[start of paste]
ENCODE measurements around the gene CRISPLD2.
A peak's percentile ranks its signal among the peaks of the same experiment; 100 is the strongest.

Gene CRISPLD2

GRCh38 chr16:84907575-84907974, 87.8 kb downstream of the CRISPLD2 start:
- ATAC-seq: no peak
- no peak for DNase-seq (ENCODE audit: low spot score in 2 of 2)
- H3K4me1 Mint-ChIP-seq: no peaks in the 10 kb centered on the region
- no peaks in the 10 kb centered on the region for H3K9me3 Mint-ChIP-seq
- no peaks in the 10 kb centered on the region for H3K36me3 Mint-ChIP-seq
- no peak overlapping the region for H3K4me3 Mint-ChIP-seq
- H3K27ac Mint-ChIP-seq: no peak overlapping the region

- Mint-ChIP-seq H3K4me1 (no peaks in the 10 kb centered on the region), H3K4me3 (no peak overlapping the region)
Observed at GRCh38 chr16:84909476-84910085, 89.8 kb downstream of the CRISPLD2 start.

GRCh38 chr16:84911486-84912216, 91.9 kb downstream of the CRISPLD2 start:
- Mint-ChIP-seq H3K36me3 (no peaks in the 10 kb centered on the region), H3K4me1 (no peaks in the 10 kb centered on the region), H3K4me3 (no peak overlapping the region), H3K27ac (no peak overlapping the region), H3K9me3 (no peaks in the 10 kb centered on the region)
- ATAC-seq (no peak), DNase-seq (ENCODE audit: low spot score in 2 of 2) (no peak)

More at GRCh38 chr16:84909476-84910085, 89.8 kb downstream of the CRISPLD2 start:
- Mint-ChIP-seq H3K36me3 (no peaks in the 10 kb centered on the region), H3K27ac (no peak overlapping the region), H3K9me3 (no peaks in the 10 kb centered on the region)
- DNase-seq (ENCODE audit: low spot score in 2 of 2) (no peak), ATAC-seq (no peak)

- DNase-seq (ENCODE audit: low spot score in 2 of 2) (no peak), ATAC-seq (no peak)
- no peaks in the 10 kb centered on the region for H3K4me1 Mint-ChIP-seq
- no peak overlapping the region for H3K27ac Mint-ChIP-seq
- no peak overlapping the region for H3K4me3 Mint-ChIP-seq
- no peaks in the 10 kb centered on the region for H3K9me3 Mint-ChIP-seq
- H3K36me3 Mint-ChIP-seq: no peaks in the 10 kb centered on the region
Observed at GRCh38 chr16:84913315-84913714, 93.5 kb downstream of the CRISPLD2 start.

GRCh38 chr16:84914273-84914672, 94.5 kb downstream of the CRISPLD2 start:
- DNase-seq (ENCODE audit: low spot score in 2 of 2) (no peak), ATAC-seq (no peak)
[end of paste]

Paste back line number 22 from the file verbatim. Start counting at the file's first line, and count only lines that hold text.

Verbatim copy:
- no peak overlapping the region for H3K27ac Mint-ChIP-seq